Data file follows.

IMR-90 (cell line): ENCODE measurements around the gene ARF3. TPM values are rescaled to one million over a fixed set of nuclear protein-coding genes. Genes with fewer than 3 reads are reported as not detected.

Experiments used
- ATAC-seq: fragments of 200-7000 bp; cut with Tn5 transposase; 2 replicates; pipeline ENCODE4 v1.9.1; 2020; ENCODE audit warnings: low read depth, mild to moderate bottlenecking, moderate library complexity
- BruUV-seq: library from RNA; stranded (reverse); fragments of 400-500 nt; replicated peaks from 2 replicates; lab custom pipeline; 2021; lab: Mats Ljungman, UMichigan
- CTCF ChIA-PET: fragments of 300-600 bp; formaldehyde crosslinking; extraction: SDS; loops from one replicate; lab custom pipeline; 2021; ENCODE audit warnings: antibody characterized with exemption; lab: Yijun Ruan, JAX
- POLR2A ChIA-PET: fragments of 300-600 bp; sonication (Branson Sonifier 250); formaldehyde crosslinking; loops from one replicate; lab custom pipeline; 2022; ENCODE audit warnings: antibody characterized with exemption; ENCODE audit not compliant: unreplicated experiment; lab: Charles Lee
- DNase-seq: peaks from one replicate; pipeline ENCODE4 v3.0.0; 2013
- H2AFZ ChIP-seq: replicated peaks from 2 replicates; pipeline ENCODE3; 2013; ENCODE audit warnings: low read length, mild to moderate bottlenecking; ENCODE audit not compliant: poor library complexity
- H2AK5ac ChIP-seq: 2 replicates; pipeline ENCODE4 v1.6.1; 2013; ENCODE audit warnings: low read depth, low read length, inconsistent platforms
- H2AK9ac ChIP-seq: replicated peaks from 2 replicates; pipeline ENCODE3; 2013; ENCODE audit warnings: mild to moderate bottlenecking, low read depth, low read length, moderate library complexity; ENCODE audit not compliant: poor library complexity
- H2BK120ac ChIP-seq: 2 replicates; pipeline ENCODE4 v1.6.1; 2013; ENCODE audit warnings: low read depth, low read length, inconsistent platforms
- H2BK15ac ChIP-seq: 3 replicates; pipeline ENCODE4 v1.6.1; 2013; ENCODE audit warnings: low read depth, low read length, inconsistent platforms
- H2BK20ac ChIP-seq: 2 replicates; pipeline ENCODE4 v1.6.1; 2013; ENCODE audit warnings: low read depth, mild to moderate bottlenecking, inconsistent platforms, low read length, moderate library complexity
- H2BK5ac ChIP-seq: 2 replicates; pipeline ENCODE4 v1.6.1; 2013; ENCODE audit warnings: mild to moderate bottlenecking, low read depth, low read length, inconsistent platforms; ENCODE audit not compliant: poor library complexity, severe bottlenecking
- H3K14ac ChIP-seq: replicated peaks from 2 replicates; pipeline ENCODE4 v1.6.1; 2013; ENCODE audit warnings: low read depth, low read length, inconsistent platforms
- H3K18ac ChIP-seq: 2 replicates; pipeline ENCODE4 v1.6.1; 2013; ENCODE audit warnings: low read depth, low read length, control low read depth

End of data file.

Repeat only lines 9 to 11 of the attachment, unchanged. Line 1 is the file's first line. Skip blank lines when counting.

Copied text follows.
- H2AK5ac ChIP-seq: 2 replicates; pipeline ENCODE4 v1.6.1; 2013; ENCODE audit warnings: low read depth, low read length, inconsistent platforms
- H2AK9ac ChIP-seq: replicated peaks from 2 replicates; pipeline ENCODE3; 2013; ENCODE audit warnings: mild to moderate bottlenecking, low read depth, low read length, moderate library complexity; ENCODE audit not compliant: poor library complexity
- H2BK120ac ChIP-seq: 2 replicates; pipeline ENCODE4 v1.6.1; 2013; ENCODE audit warnings: low read depth, low read length, inconsistent platforms